Podcast Worship

Daily Prayer for 22 April (Easter 2: Saturday)

Listen to a service of Daily Prayer for 22 April 2023, including a reflection on John 6.16-21 (Easter 2: Saturday)


O Lord, open our lips
and our mouth shall proclaim your praise.

In your resurrection, O Christ,
let heaven and earth rejoice. Alleluia.

Blessed are you, Lord God of our salvation,
to you be praise and glory for ever.
As once you ransomed your people from Egypt
and led them to freedom in the promised land,
so now you have delivered us from the dominion of darkness
and brought us into the kingdom of your risen Son.
May we, the first fruits of your new creation,
rejoice in this new day you have made,
and praise you for your mighty acts.
Blessed be God, Father, Son and Holy Spirit.
Blessed be God for ever.

John 6.16-21

When evening came, his disciples went down to the lake, got into a boat, and started across the lake to Capernaum. It was now dark, and Jesus had not yet come to them. The lake became rough because a strong wind was blowing. When they had rowed about three or four miles, they saw Jesus walking on the lake and coming near the boat, and they were terrified. But he said to them, ‘It is I; do not be afraid.’ Then they wanted to take him into the boat, and immediately the boat reached the land towards which they were going. 


They saw Jesus walking on the lake and coming near the boat, and they were terrified.

I hate horror films! When I am in need of relaxation, I do not want to be scared or repulsed. I know that some people love such things, but they are definitely not for me. I like a good whodunnit, or even a classic spy thriller, something which gives me an intellectual puzzle to wrestle with, but I absolutely do not like the ‘terror’ that horror films set out to engender in their audiences.

When I think about my antipathy to this popular genre of films, I realize that it is rooted in my inability to anticipate what might happen next. Because of the fantastical nature of horror films there are no benchmarks by which the viewer can predict the next scene … literally ‘anything goes’. I wonder if that is the sort of terror that the disciples experienced as they saw Jesus walking on the lake and coming near the boat?

The disciples had witnessed Jesus’ miraculous signs before, but this one was different. Some of the disciples were fishermen, which meant that they understood the nature of the water. They knew how quickly the calm of the inland sea could turn on them. They knew that only good seamanship, good luck and prayer could save a small boat being tossed about in the midst of a raging storm. They knew that no one could walk on that water … whether calm or storm-tossed. In the light of all that knowledge, we should not be surprised at the terror of the disciples when they saw Jesus walking towards them.

Of course, the terror of the disciples was not the same as the terror of the cinema-goer. The horror film devotee knows that the only peace that they will ever know will be granted to them by the creative minds of the script-writer and the director. The disciples were in a very different place. The terror they experienced was rooted in their not understanding just how powerful Jesus was. The terror experienced by the disciples could be soothed in an instant if they could only recognize and acknowledge the power of their Lord.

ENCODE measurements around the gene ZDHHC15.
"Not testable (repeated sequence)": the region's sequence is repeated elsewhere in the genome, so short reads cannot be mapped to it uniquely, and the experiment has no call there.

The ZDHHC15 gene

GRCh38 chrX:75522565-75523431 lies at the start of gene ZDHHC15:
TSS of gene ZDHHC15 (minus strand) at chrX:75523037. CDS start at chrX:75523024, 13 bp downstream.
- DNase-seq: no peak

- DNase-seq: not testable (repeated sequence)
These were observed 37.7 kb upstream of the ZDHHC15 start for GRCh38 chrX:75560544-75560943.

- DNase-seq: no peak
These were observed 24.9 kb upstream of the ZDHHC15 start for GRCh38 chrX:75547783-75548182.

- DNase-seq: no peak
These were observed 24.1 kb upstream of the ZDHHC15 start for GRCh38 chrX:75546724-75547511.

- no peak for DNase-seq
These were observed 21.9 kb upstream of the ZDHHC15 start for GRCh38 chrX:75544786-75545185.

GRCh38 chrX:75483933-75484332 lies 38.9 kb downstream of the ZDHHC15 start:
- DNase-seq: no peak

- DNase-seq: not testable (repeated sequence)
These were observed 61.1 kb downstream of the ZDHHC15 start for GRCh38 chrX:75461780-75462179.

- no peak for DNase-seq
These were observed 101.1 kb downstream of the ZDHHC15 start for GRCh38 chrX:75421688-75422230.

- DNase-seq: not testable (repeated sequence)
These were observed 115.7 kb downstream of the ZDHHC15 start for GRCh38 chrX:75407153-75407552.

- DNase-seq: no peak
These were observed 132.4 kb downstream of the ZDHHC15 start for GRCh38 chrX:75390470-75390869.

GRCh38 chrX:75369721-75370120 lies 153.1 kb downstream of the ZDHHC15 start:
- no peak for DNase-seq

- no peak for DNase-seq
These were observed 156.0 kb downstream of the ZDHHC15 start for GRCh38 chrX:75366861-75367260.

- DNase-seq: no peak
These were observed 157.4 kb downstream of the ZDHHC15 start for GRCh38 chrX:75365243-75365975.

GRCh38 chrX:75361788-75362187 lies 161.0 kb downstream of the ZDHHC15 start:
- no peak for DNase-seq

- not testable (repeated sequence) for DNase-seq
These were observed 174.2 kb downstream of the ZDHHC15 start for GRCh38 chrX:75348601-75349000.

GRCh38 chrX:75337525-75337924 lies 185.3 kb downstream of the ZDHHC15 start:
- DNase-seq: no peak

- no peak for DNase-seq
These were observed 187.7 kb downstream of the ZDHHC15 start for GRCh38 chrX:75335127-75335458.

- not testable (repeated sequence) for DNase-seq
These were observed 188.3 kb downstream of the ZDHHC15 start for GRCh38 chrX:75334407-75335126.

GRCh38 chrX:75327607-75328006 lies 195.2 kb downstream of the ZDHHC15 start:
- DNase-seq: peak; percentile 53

Too often we experience feelings of terror, even if we wouldn’t use that word, as we go about our daily lives. We become confused and disorientated as we are confronted with the unexpected and the scary. We may never fully understand that which brings on such feelings, but we can be certain that there is one who will alleviate that terror and will hold us in his loving embrace … Jesus Christ, our risen Lord and Saviour.

Let us pray that we might never forget the Son of God who walks with us through both the sad and the joyful, the challenging and the comfortable, the soothing and terrifying moments of our lives. Let us pray that we might always lay our fears at his feet and trust in his love for us every moment of every day.


To Christ, the Lamb who was slain,
and who now lives in the glory of the Father,
let us lift our voices in praise, saying:
risen Lord, we bless you, alleluia.

Lord Jesus, you are the Amen, the faithful witness,
the firstborn of the dead:
Risen Lord, we bless you, alleluia.

You are Alpha and Omega,
the one who is, and was, and who is to come:
Risen Lord, we bless you, alleluia.

You search into the thoughts and affections of all people:
Risen Lord, we bless you, alleluia.

You reprove and chasten those whom you love:
Risen Lord, we bless you, alleluia.

You open the eyes of the blind
and set the prisoners free:
Risen Lord, we bless you, alleluia.

In your paschal victory,
you have proclaimed the coming of the kingdom:
Risen Lord, we bless you, alleluia.

God of glory,
by the raising of your Son
you have broken the chains of death and hell:
fill your Church with faith and hope;
for a new day has dawned
and the way to life stands open
in our Saviour Jesus Christ.

Rejoicing in God’s new creation,
let us pray with confidence as our Saviour has taught us

Our Father, who art in heaven,
hallowed be thy name;
thy kingdom come;
thy will be done;
on earth as it is in heaven.
Give us this day our daily bread.
And forgive us our trespasses,
as we forgive those who trespass against us.
And lead us not into temptation;
but deliver us from evil.
For thine is the kingdom,
the power and the glory,
for ever and ever.

The God of peace,
who brought again from the dead our Lord Jesus,
that great shepherd of the sheep,
through the blood of the eternal covenant,
make us perfect in every good work to do his will,
working in us that which is well-pleasing in his sight;
and the blessing of God almighty,
the Father, the Son, and the Holy Spirit,
be among us and remain with us always.